Cannabidiol, or CBD oil as it’s often called, is an extremely promising hemp-derived supplement that is being widely researched for benefits ranging from epilepsy, anxiety, and depression, to women’s health issues like PMS, and various forms of pain management.
CBD oil seems wonderful and endlessly promising, however, it’s not for everyone. Because of the way that cannabidiol interacts with the nervous system and immune system, it can cause side effects. It can also interact with other medications that rely on those pathways or interact with them.
Cannabidiol is metabolized in the body by certain enzymes that many other drugs also rely on for delivery. This enzyme system is regulated by a set of genes known as the cytochrome p450 genes, which help to form and break down chemicals and molecules in cells, including medications, steroids, hormones, and certain fats.
The p450 enzymes are mostly located in liver cells, but are also scattered throughout the body to facilitate processing and transport. People can have normal p450 genes or mutated ones, meaning that in some, medications can metabolize faster or slower than they should. The same can be true for CBD oil. The cytochrome p450 enzyme system is responsible for nearly 80 percent of all drug metabolism, which also includes supplements and other medicinal substances.
The specific cytochrome p450 enzymes that are involved in CBD oil metabolism are CYP3A4 and CYP2C19. When other medications rely on these enzymes, CBD oil can interrupt the process and compete with receptors for these genetic enzymes, resulting in altered absorption rates and changing blood levels of the drugs, potentially requiring adjusted doses for the same effect.
People take CBD oil for many reasons, some backed by research and others not, including epilepsy, muscle disorders, insomnia, multiple sclerosis, and more. In many cases, they might be taking prescription medications for these same conditions or for other health problems. Because CBD oil is often found in supplement form, it may not always be prescribed or recommended by a doctor, and an alarming number of patients (more than half) don’t run their supplements by their doctors to check for interactions.
Cannabidiol has some side effects, but on its own, they’re not severe, typically ranging from mild nausea to fatigue. CBD oil is considered “possibly safe” when taken by mouth in doses of up to 300 milligrams daily, however, several categories of people are excluded, including pregnant women, breastfeeding women, and children unless explicitly prescribed by their doctor. People with Parkinson’s should also avoid CBD oil because higher doses can increase tremors and worsen muscle control.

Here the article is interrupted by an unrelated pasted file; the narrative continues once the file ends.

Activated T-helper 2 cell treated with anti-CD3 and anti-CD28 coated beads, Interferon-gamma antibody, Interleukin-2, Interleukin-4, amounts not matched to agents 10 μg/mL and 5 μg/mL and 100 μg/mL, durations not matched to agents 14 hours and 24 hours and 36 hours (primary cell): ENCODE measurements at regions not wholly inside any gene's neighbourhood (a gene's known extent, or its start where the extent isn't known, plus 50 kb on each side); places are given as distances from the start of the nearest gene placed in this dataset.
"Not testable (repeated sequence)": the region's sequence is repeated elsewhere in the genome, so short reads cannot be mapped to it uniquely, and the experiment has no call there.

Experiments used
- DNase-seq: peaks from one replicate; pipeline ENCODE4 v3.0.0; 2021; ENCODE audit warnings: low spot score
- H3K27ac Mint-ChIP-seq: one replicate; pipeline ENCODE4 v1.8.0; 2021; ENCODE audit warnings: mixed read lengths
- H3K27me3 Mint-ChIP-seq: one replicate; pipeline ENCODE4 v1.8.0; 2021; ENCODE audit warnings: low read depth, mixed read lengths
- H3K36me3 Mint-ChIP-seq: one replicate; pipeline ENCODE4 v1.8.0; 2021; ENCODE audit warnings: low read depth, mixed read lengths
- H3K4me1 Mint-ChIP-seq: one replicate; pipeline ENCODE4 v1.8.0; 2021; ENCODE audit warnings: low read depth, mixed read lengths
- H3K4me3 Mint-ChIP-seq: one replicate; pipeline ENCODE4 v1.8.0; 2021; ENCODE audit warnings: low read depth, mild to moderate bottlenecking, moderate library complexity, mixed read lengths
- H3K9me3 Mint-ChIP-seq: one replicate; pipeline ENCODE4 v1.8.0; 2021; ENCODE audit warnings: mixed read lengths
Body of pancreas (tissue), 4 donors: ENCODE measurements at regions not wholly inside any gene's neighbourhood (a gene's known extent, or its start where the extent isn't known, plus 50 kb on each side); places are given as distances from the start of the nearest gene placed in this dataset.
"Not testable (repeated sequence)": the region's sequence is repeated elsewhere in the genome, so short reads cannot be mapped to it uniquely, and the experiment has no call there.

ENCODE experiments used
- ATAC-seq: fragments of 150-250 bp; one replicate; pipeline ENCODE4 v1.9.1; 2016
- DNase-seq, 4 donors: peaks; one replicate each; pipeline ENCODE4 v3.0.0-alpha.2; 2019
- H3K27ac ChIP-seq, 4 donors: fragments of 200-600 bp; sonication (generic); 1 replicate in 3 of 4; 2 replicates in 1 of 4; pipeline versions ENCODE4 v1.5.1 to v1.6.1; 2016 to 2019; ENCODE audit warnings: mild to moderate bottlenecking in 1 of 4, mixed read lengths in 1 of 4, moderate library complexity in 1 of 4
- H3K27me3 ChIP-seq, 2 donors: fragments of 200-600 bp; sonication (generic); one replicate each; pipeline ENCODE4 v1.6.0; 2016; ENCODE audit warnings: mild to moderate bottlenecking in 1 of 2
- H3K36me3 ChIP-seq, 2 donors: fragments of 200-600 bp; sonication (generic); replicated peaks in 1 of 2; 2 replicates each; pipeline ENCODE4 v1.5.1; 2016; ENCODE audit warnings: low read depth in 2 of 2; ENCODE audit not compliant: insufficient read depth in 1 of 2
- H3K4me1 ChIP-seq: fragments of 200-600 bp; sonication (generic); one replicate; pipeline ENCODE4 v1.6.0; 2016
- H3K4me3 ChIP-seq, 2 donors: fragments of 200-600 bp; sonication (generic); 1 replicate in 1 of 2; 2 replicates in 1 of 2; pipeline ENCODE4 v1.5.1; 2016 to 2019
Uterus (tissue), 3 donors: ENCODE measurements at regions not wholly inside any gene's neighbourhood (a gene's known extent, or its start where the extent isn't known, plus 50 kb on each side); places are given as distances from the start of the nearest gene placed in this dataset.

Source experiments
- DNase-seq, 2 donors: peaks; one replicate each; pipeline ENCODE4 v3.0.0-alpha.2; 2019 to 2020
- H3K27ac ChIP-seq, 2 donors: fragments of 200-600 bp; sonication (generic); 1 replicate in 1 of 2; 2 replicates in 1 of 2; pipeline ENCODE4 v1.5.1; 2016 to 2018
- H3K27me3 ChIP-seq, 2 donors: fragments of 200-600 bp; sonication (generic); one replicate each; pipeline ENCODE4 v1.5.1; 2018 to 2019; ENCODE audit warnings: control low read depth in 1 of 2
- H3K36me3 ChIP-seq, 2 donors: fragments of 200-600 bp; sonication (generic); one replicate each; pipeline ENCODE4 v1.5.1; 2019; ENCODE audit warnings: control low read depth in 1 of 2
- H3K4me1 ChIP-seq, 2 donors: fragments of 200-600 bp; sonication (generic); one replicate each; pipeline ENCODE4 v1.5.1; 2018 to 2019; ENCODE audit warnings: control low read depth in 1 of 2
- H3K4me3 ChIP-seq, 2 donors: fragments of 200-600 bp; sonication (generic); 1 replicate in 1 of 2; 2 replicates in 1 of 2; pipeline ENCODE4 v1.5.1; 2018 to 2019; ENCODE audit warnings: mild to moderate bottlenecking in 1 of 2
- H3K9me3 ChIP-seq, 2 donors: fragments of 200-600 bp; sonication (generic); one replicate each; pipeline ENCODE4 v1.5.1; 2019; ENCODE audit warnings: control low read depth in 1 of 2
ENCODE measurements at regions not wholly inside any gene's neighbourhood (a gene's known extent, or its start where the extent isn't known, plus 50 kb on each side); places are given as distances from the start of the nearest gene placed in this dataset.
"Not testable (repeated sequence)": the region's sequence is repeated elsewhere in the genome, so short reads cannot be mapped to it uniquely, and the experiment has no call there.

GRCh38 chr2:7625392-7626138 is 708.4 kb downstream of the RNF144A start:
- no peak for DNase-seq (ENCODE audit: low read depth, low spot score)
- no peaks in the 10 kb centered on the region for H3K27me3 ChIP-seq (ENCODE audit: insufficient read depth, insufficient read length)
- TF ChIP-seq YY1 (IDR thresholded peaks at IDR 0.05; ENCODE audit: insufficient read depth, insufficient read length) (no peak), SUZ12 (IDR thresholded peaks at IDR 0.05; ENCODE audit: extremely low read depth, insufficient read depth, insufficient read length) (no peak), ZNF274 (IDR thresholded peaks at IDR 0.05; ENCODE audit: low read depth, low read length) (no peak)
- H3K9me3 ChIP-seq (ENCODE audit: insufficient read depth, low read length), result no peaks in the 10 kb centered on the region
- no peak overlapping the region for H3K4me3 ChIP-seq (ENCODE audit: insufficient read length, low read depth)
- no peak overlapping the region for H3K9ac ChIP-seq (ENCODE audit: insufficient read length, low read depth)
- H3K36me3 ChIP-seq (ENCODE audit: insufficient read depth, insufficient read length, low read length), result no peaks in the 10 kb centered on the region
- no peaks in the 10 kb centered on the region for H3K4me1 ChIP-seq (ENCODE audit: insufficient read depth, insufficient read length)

Otherwise, people taking certain medications need to be extremely cautious of CBD oil. There are several types of drugs that have major interactions with cannabidiol and should not be used together, including:
The strongest interactions occur with two medications that are used to treat seizures and epilepsy, Clobazam and Valproic acid. These should never be taken with CBD oil as there is a strong potential for serious liver damage.
Other anticonvulsant medications, also used to treat seizures, could have interactions with cannabidiol and should be avoided. This especially includes Eslicarbazepine.
Certain types of medications are broken down by the liver and utilize the same cytochrome p450 pathways that CBD oil does. This means that cannabidiol can increase the effects of these medications or decrease them, but either way, it will interfere with the proper action of the prescription. Muscle relaxers like chlorzoxazone are often used to treat pain or muscle spasms. People suffering from these symptoms might find CBD oil appealing and need to be cautious not to take them concurrently. Orphenadrine is another muscle relaxant often used for injury relief that also interacts with CBD oil.